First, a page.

Regents Professor, School Of Earth and Space Exploration
Philip R. Christensen is a Regents Professor and the Ed and Helen Korrick Professor in the School of Earth and Space Exploration at Arizona State University. As a geologist and geophysicist, his research interests focus on the composition, processes, and physical properties of Mars, the Earth, and other planetary surfaces. He uses spectroscopy, radiometry, field observations, and numerical modeling to study the geology and history of planets and moons. Over the past decade he has studied urban environments and growth worldwide using satellite data.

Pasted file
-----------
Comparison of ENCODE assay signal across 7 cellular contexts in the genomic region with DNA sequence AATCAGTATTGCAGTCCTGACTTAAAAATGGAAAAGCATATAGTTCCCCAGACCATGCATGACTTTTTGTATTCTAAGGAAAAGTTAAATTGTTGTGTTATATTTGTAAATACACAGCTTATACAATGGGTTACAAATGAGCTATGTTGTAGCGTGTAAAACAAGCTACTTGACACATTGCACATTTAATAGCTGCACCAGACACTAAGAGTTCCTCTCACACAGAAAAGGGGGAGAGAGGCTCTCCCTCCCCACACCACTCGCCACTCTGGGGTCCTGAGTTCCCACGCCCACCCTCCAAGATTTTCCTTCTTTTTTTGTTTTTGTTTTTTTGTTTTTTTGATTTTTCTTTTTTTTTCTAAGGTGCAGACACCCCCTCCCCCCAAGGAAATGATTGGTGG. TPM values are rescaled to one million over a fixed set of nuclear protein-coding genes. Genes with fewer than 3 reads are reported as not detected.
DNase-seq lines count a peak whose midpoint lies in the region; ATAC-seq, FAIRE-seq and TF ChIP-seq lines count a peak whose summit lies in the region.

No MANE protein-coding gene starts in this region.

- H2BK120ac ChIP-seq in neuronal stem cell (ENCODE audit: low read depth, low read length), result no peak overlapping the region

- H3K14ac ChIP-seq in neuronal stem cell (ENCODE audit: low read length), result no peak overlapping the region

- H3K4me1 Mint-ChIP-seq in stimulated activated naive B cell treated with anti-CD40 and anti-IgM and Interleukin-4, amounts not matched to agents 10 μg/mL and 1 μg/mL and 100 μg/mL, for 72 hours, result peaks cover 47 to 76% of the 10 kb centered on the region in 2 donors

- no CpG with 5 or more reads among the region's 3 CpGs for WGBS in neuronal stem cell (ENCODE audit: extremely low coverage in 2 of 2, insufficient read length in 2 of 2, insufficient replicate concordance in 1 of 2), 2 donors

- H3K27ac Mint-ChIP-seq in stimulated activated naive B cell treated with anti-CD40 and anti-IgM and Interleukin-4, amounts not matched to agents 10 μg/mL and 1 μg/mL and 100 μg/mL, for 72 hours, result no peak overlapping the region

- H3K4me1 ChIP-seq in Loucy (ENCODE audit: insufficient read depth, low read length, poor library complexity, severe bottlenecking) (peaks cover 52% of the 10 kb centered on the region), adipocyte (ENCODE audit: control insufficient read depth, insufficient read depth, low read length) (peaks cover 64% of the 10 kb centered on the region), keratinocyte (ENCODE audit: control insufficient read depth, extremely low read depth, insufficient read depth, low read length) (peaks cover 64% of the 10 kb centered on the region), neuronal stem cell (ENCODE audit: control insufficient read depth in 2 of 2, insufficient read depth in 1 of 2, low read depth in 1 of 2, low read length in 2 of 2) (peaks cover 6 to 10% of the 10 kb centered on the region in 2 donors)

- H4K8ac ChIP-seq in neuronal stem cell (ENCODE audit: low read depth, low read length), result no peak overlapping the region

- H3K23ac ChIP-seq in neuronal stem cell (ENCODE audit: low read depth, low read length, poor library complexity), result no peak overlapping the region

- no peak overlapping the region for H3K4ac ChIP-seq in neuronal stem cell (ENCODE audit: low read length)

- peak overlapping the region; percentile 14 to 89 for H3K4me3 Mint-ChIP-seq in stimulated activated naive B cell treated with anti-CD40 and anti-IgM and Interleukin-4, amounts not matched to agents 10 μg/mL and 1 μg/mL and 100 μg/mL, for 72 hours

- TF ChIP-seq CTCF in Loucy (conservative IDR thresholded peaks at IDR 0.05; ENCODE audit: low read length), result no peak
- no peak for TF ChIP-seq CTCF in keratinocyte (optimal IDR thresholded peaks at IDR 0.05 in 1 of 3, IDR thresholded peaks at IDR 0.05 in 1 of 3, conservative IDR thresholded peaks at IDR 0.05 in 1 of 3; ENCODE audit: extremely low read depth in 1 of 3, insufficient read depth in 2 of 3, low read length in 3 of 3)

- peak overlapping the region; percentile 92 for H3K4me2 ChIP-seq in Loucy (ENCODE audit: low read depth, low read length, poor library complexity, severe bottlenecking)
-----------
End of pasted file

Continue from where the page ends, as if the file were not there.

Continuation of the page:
He has built five science instruments that have flown on NASA missions to Mars, including the Thermal Emission Imaging System (THEMIS) camera on Mars Odyssey, the Miniature Thermal Emission Spectrometer (Mini-TES) instruments on the Mars Exploration Rovers, and the Thermal Emission Spectrometer (TES) on Mars Global Surveyor and Mars Observer.
Professor Christensen was awarded NASA’s Exceptional Scientific Achievement Medal in 2003 for his work on infrared observations of Mars, NASA’s Public Service Medal in 2005, and the G.K. Gilbert Award of the Geological Society of America in 2008. He is a Fellow of the American Geophysical Union.